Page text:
White Extremists Convicted in Pre-Election Bombings
Mar. 29, 1996
JOHANNESBURG, South Africa (AP) _ Nine white extremists were convicted of murder today for a series of bombings that killed 21 people on the eve of the nation's first all-race election.
Judge H.C.J. Fleming found five other defendants guilty of lesser charges and acquitted four in the case that dates back to the 1994 vote that ended apartheid.
Four defendants, including three convicted of murder, escaped from prison earlier this month and remain at large.
All the defendants were members of the neo-Nazi Afrikaner Resistance Movement. The group vowed to fight black rule in South Africa but mounted little resistance beyond the three bombings in the Johannesburg area.
More than 30 members were arrested after the third bombing, effectively ending the group's terror campaign.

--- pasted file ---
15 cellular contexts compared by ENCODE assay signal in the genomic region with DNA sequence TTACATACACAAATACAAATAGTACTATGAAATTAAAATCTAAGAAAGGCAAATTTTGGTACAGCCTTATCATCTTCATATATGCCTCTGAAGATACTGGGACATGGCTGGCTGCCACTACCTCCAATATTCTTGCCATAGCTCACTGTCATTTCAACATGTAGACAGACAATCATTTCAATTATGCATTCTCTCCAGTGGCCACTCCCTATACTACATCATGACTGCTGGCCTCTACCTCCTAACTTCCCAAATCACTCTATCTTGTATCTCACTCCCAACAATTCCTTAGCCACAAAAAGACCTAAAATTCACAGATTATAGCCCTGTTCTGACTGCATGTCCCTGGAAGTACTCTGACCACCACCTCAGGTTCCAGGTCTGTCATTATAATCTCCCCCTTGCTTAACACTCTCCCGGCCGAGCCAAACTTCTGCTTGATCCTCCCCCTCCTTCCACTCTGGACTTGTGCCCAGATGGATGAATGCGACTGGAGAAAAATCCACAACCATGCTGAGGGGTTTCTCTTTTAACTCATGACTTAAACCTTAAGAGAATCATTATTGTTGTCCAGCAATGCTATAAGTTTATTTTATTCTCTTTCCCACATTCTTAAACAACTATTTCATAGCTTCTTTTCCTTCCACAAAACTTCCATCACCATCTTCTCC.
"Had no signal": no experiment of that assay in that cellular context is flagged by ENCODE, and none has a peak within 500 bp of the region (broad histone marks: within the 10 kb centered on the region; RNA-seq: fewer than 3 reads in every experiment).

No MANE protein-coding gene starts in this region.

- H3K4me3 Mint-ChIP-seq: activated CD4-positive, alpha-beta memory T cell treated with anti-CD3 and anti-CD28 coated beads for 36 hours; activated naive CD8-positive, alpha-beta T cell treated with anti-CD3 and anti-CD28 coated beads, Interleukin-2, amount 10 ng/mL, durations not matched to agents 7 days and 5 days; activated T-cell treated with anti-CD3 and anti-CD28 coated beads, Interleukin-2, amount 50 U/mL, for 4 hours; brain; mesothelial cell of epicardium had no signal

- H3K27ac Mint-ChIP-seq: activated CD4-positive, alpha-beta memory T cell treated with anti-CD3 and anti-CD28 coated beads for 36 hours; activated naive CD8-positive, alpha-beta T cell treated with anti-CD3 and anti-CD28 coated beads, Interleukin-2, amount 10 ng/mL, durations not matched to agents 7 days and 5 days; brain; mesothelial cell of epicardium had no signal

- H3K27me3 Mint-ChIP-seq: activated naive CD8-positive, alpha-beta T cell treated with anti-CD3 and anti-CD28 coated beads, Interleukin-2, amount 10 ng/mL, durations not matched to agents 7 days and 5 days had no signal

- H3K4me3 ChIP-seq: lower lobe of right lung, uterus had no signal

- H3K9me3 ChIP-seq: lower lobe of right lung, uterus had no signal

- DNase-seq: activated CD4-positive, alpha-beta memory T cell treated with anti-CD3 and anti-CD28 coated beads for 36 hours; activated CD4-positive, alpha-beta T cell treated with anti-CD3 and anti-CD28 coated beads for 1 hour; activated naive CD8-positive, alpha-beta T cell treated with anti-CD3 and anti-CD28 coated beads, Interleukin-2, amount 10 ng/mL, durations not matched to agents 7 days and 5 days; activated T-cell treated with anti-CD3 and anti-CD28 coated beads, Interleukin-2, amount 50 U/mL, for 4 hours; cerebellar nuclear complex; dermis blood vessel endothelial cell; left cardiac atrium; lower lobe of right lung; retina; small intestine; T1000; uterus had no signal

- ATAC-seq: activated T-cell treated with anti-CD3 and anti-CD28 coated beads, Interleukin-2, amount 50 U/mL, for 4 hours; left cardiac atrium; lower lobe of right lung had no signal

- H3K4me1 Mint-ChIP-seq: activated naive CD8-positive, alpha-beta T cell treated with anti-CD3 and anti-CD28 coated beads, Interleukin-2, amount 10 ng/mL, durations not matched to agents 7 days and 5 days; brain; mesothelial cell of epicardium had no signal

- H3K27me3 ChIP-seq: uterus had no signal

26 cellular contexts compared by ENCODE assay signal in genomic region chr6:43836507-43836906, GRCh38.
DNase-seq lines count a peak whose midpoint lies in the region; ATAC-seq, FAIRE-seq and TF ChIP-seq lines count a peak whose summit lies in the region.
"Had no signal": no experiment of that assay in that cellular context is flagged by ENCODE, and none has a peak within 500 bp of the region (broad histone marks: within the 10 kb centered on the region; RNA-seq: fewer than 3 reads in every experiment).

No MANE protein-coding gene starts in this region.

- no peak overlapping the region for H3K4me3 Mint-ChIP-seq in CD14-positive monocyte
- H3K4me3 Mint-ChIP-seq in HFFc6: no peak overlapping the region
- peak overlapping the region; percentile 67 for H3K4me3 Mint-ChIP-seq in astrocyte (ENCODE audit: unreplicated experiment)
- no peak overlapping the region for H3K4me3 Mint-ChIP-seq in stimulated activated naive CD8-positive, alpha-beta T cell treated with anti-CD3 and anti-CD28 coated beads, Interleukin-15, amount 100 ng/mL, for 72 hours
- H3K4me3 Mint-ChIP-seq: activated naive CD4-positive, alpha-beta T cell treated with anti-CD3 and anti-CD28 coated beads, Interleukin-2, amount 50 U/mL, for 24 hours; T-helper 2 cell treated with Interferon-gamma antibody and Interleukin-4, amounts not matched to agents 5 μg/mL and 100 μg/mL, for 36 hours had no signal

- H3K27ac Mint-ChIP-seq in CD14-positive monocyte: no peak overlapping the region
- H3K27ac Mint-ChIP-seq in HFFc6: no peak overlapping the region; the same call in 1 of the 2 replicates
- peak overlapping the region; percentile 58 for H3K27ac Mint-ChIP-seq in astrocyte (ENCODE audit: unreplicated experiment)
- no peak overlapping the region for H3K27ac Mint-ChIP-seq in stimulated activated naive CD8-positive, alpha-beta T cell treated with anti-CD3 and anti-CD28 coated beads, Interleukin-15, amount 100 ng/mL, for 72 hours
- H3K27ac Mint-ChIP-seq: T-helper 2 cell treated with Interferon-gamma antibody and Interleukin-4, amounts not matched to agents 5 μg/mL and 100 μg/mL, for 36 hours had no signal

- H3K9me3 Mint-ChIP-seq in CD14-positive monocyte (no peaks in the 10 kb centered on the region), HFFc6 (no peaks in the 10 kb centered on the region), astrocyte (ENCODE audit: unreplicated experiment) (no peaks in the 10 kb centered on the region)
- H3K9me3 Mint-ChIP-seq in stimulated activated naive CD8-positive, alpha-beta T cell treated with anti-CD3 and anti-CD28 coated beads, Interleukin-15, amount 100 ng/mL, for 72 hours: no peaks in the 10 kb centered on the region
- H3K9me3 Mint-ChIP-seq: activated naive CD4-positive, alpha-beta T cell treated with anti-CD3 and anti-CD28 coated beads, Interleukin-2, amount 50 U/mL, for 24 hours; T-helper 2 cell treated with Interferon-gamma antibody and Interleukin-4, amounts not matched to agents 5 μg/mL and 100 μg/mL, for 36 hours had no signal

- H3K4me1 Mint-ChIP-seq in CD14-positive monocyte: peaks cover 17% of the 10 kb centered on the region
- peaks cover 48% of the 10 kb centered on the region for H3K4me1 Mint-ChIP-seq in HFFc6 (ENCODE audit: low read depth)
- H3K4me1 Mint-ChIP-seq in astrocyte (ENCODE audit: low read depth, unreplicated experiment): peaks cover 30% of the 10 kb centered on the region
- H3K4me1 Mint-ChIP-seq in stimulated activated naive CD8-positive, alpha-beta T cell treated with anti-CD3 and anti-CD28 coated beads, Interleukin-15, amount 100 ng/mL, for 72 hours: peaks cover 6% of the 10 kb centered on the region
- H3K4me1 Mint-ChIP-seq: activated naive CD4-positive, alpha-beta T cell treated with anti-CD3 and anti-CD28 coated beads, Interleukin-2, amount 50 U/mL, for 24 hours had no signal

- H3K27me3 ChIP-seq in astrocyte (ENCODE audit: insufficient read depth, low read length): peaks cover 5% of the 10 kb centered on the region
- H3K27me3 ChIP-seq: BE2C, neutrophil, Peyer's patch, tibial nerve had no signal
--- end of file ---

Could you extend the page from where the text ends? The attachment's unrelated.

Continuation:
Group leader Eugene TerreBlanche attended today's court hearing but refused to comment on the verdicts.
TerreBlanche has insisted the bombers committed political crimes and should be eligible for amnesty similar to that granted former anti-apartheid guerrillas, who waged a terror and sabotage campaign for decades.
But President Nelson Mandela's government ruled that no crimes would be considered political if committed after December 1993, when a multiracial council was formed to help the former white government run the country until the April 1994 election.
Sentencing was set for a later hearing. South Africa has abolished the death penalty; life imprisonment is the maximum sentence.